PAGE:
There are over 7,000 forms of qigong today. Tai Qi is perhaps the most well-known, stylized form of qigong. There are also forms named after locations such as Wu Dang, or in honor of animals and birds such as White Crane or Swimming Dragon. Many of the older forms of qigong are classified as the daoyin, or “stretching and breathing exercises.” These are sometimes referred to as Taoist Yoga, and include sequences such as the 5 Animal Frolics and the 8 Brocades. Later practices developed by the Shaolin Temple monks include the Muscle and Tendon Changing Classics. To me, the wide-ranging diversity of qigong forms suggests that there’s no right or wrong way to do a practice, and that the development is in line with Daoist notions of naturalism, spontaneity and self-trust.
The Two Practices Compared
Speaking in quite general terms, yoga asanas tend to be more linear, focusing on stretching and extending the limbs and trunk in two directions. Think about triangle pose — how the top arm extends away from the bottom, and the spine lengthens from the tailbone back and the crown of the head forward. In qigong, there is a stronger emphasis on soft, round, circular movements that are like wind and water. Joint spaces are always relaxed, and the movements are often simple, slow and rhythmic. There is less focus on complex bodily positions, and more focus given to how the mind directs the vital energy, or Qi, and intention. The intention is often on eliminating stagnant or diseased Qi, and replacing it with healthy, vibrant Qi. For example, one might inhale pure, healthy Qi to an area of the body that feels weak, and exhale out the waste – and let it go as compost to the earth.
Also, with qigong, there is more of a focus on grounding and connecting with the earth. Active poses are often done with bent knees, allowing for the center of gravity to be closer to the ground. In yoga, unless the teacher is very conscientious to teach about the foundations and rooting through the earth, there can be a very strong upward flow of energy, or a sense of over prana-fication.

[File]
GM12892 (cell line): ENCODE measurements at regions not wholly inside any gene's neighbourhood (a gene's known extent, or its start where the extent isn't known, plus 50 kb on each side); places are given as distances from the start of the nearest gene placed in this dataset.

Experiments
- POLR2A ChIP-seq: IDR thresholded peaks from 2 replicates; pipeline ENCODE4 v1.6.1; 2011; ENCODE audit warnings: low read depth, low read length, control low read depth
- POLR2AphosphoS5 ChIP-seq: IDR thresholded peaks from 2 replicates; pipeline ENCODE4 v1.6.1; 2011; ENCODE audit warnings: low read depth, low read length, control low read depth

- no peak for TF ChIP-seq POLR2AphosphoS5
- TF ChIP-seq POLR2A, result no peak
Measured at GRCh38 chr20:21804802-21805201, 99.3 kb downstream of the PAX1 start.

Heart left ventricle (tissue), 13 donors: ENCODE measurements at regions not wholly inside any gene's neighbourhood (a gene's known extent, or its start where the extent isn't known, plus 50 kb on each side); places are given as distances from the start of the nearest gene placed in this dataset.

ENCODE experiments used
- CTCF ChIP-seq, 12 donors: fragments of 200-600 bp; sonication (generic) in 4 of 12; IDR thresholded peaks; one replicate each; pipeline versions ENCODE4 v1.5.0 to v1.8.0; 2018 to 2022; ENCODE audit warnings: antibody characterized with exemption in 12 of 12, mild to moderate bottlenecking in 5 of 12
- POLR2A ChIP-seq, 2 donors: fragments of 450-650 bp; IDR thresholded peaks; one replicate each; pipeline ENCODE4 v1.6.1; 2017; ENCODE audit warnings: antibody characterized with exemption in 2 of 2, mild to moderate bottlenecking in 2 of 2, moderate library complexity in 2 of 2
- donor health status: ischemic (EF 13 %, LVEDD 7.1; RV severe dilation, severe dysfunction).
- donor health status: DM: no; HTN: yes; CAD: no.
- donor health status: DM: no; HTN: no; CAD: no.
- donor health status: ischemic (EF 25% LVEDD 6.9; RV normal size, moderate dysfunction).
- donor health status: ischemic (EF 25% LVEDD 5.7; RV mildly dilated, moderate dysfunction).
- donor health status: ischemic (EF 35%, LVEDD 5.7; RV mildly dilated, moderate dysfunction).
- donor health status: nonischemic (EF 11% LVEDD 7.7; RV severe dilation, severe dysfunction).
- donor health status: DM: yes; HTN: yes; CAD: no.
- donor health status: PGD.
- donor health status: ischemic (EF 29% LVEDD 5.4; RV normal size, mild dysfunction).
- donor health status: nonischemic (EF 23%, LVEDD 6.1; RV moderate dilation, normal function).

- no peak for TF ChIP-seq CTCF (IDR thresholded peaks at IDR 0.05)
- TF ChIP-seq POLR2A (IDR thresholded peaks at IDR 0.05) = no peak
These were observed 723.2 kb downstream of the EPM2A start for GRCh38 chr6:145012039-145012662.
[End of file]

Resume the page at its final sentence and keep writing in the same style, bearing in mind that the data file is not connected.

Historically China has shown openness in embracing new traditions and practices as they migrate across continents and merchant trade routes. The Silk Road, for example, helped Buddhism flourish during the Tang Dynasty alongside existing Daoist and Confucian beliefs. Fusing and incorporating practices from different traditions from has been a rich source for creative growth in China – the Shaolin Temple monks, for example, are practicing Buddhists who have also captivated the world’s attention with their awe-inspiring martial arts forms.
Though yoga maintains a steady foothold in my daily practice, qigong is usually right there beside it. I find it offers me a slow, movement-based practice that enables me to focus my intention in specific ways to heal and rid my body of poisons – be it thoughts or physical sensations like tension or fatigue – and increase my levels of energy and healthy prana. I also find that as a teacher, I never get cold hands anymore! That is a huge bonus to giving assists in a yoga class; I doubt anyone likes to be touched by cold, clammy hands. For me, practicing yoga and qigong work like the fire and water. One gets me warm and spirited, the other quiet, fluid and soft.